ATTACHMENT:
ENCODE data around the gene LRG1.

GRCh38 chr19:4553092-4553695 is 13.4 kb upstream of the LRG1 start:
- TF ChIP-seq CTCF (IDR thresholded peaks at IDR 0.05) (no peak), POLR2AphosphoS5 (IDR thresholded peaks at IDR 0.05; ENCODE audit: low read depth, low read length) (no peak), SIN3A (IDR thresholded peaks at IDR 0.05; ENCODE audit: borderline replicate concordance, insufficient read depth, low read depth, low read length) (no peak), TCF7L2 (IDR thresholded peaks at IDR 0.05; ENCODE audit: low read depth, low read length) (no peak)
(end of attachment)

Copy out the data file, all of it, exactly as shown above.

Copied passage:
ENCODE data around the gene LRG1.

GRCh38 chr19:4553092-4553695 is 13.4 kb upstream of the LRG1 start:
- TF ChIP-seq CTCF (IDR thresholded peaks at IDR 0.05) (no peak), POLR2AphosphoS5 (IDR thresholded peaks at IDR 0.05; ENCODE audit: low read depth, low read length) (no peak), SIN3A (IDR thresholded peaks at IDR 0.05; ENCODE audit: borderline replicate concordance, insufficient read depth, low read depth, low read length) (no peak), TCF7L2 (IDR thresholded peaks at IDR 0.05; ENCODE audit: low read depth, low read length) (no peak)